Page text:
Apologizing after being defiant won’t help Kevin Hart’s homophobic past

I’ve said it many times in this newspaper column and on my syndicated radio shows: The past will come back to haunt you. If you’re a celebrity or a public figure, you better look through every one of your social media posts from the beginning and make sure there’s nothing offensive. And even if you don’t find it offensive, put it under the microscope and reassess it at 2018 standards.

Kevin Hart is the latest celeb to be taken down for his hateful comments. But was it deserved?

Let’s recap: Hart went on homophobic Twitter rants back in 2009 and 2010 and 2011. Previously Hart tweeted, “Yo if my son comes home & Trys 2 play with my daughters doll house I’m going 2 break it over his head & say n my voice ‘stop that’s gay.” Prior to that he said someone’s display pic was “like a gay bill board for AIDS.” He also called someone a “fat faced fag.”

Hart didn’t initially apologize when the tweets resurfaced this week, saying internet trolls weren’t going to get the best of him. It seemed like he was expecting a pass because he’s a comedian and making jokes. Also this week, Hart posted an Instagram video where he said society needs to lighten up. The pressure was on with the outraged mob suggesting the motion picture academy drop him as host.

Then there was a major twist in the story. Late Thursday night, Hart tweeted, “I have made the choice to step down from hosting this year’s Oscar’s….this is because I do not want to be a distraction on a night that should be celebrated by so many amazing talented artists. I sincerely apologize to the LGBTQ community for my insensitive words from my past. I’m sorry that I hurt people. I am evolving and want to continue to do so. My goal is to bring people together not tear us apart.”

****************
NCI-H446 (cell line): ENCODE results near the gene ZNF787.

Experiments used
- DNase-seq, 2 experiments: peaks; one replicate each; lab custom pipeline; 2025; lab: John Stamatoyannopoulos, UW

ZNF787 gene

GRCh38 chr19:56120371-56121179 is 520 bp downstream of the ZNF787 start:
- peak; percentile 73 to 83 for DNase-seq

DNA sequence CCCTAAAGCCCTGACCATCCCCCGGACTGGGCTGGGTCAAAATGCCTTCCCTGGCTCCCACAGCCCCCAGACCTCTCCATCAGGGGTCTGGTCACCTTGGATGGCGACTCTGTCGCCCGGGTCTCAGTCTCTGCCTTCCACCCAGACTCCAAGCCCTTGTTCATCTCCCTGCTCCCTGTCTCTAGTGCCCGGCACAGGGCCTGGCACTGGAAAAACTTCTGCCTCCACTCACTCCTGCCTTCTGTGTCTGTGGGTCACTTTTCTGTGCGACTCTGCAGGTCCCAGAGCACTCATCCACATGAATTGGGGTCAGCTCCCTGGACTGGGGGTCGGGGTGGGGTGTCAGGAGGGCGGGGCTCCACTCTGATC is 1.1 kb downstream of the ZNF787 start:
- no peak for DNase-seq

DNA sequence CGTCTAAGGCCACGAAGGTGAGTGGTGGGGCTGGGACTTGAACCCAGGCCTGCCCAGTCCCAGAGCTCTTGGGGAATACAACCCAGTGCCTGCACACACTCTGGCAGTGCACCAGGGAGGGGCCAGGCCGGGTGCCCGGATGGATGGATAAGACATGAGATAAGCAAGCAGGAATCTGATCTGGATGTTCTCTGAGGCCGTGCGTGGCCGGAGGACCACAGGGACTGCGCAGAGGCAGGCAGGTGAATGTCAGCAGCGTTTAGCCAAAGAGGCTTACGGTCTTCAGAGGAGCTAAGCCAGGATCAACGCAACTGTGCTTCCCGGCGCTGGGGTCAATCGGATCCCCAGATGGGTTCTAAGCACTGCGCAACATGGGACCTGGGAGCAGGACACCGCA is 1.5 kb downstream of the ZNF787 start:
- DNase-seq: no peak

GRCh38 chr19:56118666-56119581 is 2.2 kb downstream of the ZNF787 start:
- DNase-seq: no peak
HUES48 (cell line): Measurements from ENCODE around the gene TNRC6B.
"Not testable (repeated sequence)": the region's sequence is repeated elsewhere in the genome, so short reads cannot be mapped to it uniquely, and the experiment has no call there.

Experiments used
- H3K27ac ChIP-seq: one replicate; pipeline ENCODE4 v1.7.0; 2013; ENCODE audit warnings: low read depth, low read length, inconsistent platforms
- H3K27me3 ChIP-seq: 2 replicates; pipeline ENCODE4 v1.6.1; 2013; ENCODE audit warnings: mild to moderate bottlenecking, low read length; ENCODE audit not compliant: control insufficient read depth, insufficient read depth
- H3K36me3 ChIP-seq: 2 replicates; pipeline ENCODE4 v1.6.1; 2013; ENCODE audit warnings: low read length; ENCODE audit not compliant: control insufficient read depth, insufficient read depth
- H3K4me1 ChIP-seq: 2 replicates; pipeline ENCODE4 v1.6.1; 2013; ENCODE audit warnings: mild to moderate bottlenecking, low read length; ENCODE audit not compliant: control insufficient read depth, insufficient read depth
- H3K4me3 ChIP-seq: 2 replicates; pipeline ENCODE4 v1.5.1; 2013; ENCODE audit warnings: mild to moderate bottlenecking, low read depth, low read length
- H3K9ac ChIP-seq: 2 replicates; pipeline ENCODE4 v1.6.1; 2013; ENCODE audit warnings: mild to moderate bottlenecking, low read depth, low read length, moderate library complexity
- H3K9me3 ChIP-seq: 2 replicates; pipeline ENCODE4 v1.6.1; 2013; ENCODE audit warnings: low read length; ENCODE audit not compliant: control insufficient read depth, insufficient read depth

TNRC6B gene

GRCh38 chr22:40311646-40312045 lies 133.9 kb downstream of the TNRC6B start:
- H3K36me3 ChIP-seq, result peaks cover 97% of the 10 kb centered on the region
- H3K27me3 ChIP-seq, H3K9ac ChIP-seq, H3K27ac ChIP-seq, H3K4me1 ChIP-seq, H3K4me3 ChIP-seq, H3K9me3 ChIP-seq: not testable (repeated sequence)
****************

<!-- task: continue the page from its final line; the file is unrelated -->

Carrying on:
It’s true that we live in an overly sensitive society. I agree that a lot of people are taking things the wrong way, seemingly just for the sake of saying they’re offended. Are they really offended or just trying to get people in trouble? Are the comments always THAT bad? I don’t think so.

In Hart’s case, yes they were.

But there do seem to be some things that aren’t OK to joke about. It seems like racism and homophobia are off-limits when it comes to people making comments. As we’ve seen, however, if you do belong to a certain group it is fair game for you to comment. And by that I mean if you’re gay it’s apparently OK to call someone a fag, and if you’re black it’s OK to call someone a nigger.

You probably expected me to write “N-word” in that last sentence because I’m not black, right? (And before you jump on me, I’m not calling anybody the name. I’m using it as an example.) After all, I’m not racist: I have Asian cousins. (How many times have we heard that as a justification for using a hateful term?)

In Hart’s situation, he only made matters worse for himself. It’s one thing to be defiant and not apologize. It’s another to then come out with a carefully crafted post that is eloquently written without ghetto spelling and grammar like he did back in the day. I’m guessing he sought help in writing his apology tweets. Too late. The damage was done.

It will be difficult for people to accept an apology when Hart – on video – said he had nothing to be sorry for. When you’re remorseful because people pressure you into feeling that way, it’s completely disingenuous and has no credibility.

Is Hart headed for a year of isolation and loss of work from the fallout? We shall see.

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